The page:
Full length, free-standing spine radiographs with fists on the clavicles were obtained for all the subjects. Further, anteroposterior (AP), lateral, flexion-extension radiographs of the lumbar spine were taken with the patient in the recumbent position.
All the images were transferred to a computer as Digital Imaging and Communications in Medicine data. Local alignment at each disk level from T12 to S1 was measured in both, the recumbent and the standing positions. LL (T12–S1) was also calculated. Total, flexion, and extension ROMs were also calculated in the recumbent position (Fig. 1). Each parameter was measured by experienced radiation technologists under the supervision of a certified spine surgeon, using imaging software (Osiris4; Icestar Media Ltd., Essex, UK) as in a previous report [24].
The data were analyzed using the SPSS ver. 13.0 software (SPSS Inc., Chicago, IL, USA). Descriptive statistics were calculated for the total study population and for the male and female population; mean and standard deviation (SD) values were determined. Comparisons between the male and female subjects were performed using un-paired Student t-tests. Statistical significance was set at p<0.05.


The average height and weight (mean±SD values) of the male subjects were 169.1±6.5 cm and 66.8±10.3 kg, respectively, while those of the female subjects were 156.2±6.0 cm and 52.9±8.0 kg, respectively.
The average LL in the study population was 36.9°±12.9° (mean±SD) in the recumbent position and 49.8°±11.1° in the standing position (Table 2). The LL in the female subjects was larger than that in the male subjects in both, the standing and recumbent positions. Local lordosis at each disk level increased incrementally with distal progression through the lumbar spine in both, the recumbent and standing positions. Lordosis at each disk level increased with age in the recumbent position; however, there was a sudden drop in the 8th age decade (Figs. 2, 3). However, in the standing position, lordosis decreased with age at the L2–3, L3–4, and L4–5 levels. Lordosis in the standing position was higher than that in the recumbent position at each disk level (Fig. 4). Moreover, lordosis was larger in females than in males at all disk levels (Fig. 5). Local lordosis at L4–S1 was 29.8°±8.0° in the recumbent position and 34.2°±8.3° in the standing position; further, it occupied 85.1%±25.6% and 70.8%±18.8% of total LL in each position (Table 3). The ratio of L4–S lordosis/T12–S lordosis was higher in males than in females (91.1% versus 80.1%) in the recumbent position as well as in the standing position (74.4% versus 67.5%).
The total ROM in the lumbar (T12–S1) spine was 52.1°±17.1°, and it decreased with age (Table 2, Fig. 6). The flexion ROM was larger in the female subjects than in the male subjects (Fig. 6). The extension ROM decreased more than the flexion ROM with increasing age (Fig. 7). However, this decrease was compensated by an increase in the T12–S1 lordotic alignment until the 7th age decade (Fig. 8).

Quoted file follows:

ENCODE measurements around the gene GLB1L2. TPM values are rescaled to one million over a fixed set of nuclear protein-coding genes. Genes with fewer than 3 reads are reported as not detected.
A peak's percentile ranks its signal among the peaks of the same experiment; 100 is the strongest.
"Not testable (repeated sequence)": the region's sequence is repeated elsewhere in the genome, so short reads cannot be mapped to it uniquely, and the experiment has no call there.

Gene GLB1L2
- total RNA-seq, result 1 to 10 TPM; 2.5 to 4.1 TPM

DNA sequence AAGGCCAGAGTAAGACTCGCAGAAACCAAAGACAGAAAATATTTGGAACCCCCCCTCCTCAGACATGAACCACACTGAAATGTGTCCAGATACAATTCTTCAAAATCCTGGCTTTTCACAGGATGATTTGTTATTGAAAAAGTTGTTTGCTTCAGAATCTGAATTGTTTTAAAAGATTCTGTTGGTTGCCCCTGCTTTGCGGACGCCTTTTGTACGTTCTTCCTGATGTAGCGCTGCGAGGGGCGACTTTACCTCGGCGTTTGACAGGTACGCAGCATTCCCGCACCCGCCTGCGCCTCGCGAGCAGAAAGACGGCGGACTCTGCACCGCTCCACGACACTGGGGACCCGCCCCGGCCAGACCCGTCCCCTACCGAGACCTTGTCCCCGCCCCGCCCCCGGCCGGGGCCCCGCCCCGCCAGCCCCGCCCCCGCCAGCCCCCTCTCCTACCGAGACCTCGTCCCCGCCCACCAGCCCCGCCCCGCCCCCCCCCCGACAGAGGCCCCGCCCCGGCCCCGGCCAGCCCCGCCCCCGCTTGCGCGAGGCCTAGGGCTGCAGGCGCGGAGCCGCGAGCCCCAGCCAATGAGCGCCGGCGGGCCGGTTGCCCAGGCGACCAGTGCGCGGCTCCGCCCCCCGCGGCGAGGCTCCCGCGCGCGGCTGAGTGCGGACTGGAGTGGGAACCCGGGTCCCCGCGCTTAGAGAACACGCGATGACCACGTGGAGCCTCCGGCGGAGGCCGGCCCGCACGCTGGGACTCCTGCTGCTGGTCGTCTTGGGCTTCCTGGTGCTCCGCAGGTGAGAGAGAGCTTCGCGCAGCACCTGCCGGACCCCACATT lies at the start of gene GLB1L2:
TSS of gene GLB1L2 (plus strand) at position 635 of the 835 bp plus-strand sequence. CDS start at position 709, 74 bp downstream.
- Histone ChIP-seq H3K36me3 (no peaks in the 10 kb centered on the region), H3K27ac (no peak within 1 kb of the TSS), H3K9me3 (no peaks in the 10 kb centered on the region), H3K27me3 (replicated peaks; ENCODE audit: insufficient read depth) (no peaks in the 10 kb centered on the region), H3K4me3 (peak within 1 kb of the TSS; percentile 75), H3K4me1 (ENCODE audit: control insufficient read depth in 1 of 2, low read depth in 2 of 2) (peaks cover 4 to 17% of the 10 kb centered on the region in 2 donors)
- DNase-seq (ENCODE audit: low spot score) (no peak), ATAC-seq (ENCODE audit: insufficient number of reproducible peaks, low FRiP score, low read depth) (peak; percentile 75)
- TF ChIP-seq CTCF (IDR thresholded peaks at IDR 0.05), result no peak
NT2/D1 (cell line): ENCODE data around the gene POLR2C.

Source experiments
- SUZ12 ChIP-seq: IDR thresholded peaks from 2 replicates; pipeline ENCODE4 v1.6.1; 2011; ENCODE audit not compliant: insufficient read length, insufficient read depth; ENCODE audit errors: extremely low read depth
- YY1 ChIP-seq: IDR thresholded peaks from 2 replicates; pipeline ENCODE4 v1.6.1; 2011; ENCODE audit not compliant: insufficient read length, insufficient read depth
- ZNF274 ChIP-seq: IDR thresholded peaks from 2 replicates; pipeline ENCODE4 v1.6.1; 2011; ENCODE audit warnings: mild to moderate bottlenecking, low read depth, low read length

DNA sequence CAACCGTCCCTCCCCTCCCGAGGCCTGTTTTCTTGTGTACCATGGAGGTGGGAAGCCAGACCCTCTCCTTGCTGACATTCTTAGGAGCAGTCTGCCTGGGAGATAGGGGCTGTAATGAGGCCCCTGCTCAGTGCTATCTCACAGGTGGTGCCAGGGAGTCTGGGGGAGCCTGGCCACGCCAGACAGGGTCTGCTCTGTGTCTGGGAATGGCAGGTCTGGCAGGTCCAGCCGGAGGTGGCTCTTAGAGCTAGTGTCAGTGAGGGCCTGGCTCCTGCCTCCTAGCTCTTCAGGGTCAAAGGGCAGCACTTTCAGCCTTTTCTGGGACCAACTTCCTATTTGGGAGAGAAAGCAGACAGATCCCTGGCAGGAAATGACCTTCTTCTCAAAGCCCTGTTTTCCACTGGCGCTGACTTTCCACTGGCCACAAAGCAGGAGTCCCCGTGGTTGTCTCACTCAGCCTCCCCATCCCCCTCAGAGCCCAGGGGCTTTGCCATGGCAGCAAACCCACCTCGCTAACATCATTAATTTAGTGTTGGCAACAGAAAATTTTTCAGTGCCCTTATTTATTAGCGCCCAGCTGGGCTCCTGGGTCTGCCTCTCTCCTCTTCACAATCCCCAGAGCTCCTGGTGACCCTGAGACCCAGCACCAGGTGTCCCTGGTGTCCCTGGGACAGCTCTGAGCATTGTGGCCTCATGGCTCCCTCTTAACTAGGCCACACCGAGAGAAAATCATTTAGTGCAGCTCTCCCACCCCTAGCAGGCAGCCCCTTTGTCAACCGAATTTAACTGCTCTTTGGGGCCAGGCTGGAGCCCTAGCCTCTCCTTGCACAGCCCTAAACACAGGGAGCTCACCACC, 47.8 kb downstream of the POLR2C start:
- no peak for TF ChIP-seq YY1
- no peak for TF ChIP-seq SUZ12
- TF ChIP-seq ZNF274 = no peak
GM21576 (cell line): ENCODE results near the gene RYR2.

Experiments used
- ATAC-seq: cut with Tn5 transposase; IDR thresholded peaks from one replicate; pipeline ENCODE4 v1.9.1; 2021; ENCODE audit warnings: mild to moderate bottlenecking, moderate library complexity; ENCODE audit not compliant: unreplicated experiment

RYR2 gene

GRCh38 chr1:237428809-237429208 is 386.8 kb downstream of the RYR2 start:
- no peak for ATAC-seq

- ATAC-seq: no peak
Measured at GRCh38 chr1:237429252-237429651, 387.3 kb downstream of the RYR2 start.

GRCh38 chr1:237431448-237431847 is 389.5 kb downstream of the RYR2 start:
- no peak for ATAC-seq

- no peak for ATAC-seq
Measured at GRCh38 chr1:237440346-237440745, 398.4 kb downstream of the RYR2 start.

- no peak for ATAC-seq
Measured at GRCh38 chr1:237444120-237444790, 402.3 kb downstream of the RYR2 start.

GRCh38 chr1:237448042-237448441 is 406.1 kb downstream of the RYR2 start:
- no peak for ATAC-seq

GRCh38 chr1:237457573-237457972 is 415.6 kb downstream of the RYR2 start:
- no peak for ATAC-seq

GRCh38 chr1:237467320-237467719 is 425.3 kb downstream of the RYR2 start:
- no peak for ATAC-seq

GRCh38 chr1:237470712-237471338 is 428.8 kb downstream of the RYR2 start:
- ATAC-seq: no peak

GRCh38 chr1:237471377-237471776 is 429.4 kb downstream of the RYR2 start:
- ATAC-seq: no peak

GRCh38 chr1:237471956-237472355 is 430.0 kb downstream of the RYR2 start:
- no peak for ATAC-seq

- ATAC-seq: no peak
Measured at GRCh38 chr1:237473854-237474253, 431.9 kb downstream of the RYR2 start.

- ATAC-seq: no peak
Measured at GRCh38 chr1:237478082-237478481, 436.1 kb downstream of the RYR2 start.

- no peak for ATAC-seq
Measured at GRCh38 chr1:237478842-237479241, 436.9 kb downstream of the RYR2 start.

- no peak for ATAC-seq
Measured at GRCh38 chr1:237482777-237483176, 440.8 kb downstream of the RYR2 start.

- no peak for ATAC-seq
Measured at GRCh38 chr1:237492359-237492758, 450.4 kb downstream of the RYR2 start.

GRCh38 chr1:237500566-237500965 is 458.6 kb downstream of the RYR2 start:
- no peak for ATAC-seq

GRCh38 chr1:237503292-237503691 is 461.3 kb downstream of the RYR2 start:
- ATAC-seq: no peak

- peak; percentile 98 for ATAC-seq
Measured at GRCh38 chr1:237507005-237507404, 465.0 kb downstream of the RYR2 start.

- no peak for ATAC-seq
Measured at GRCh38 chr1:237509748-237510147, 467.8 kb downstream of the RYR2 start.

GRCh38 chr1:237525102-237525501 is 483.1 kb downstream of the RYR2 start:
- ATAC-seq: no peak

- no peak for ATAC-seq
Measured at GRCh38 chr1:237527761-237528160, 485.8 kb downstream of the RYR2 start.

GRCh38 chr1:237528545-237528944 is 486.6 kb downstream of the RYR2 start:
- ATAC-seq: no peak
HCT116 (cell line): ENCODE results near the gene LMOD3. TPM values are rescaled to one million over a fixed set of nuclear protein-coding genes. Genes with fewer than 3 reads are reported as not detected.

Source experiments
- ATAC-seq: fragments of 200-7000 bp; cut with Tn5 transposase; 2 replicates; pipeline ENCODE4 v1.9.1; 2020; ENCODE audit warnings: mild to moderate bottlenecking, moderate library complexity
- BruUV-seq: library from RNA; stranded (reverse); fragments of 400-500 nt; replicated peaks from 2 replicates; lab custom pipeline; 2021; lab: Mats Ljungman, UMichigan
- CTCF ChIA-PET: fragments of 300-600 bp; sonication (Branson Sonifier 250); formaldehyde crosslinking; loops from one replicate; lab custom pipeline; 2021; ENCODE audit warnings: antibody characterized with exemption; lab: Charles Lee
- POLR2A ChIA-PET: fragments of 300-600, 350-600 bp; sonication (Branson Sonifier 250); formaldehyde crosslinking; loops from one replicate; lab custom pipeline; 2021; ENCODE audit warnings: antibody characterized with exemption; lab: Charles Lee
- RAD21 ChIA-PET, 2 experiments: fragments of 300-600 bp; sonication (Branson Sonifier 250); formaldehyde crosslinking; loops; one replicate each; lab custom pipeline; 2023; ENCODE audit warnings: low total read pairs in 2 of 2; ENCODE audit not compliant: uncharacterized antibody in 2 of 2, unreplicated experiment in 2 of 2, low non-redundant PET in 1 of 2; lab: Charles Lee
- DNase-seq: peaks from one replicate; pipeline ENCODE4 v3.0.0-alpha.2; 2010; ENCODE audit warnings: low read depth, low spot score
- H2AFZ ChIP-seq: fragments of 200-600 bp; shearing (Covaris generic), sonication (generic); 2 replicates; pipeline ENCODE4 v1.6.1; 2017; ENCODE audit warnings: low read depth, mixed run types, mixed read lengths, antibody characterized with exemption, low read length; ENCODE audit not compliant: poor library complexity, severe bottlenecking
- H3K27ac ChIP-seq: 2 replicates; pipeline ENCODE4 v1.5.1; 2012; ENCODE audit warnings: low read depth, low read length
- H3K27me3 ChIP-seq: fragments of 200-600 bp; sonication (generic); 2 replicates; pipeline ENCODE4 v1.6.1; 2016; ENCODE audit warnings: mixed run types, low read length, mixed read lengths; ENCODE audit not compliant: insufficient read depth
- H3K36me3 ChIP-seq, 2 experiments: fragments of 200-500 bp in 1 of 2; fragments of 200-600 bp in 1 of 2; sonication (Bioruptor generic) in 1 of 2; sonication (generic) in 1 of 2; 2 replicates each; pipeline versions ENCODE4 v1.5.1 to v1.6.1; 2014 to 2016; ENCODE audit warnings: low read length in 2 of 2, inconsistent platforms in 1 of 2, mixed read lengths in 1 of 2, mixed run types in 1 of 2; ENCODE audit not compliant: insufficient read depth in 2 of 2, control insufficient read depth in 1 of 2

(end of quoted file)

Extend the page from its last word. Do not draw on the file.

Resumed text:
In the present study, we aimed to investigate the lumbar spine sagittal profile in the standing and recumbent positions as well as the ROM in a large cohort of healthy subjects. Another study objective was the analyses of sex-based differences and aging-related changes in a cohort of asymptomatic volunteers with an even age- and sex distribution. We found that the average LL in the standing position was larger by 13° than that in the recumbent position. Local lordosis in the standing position was larger at each disk level than that in the recumbent position. Increase in age led to higher local lordosis at each disk level in the recumbent position until the 7th age decade. The total ROM of the lumbar spine (T12–S1) was 52.1°±17.1° and decreased gradually with age. Flexion ROM was larger in females than in males. The extension ROM decreased more than the flexion ROM with higher age.
The process of aging involves degeneration of the disk and vertebrae, thereby potentially affecting lumbar sagittal profiles, alignments, and ROMs. Detailed clinical history and physical examination are important for detecting the pathologic changes caused by aging-related degeneration. Imaging findings can be used to confirm these results. The use of computed tomography and magnetic resonance imaging has brought a huge shift in the diagnosis of lumbar diseases. Plain radiographs in the AP, lateral, and lateral flexion-extension views remain fundamental imaging studies in the diagnosis of lumbar spinal disorders. Radiographs are judged with a focus on lumbar ROM, alignment, disk space height, and abnormal instability.
Sagittal spinopelvic alignment plays a critical role in pain and disability and is a main influencing factor for the health-related quality of life measures in patients with adult spinal deformity (ASD) [4,18,25,26]. Glassman et al. [25] concluded that the restoration of ‘a more normal sagittal balance’ is the critical goal of any reconstructive spine surgery. However, the definition of what distinguishes normal from pathologic alignment in the spine remains unclear [25]. LL is a key parameter in spinal deformity surgery and can be influenced by changing the posture (standing, sitting, and lying down).
In our study, the standard values for sagittal alignment changed as per patient age. In particular, a sudden decrease was observed in LL from the 7th to the 8th age decade. It is still controversial to aim the standard alignment of all age groups or average alignment of each decade in the reconstructive surgery of ASD. Currently, we use standing radiographs alone to evaluate the spinopelvic sagittal alignment, although the standing time is much shorter than the combined total time of sitting and lying down for ordinary people. Local alignment between L4 and S1 occupied 74.4% in males and 67.5% in females of total LL during standing. In reconstruction surgery for spinal sagittal balance, we should obtain more lordosis in the lower two levels (L4/5, 5/S).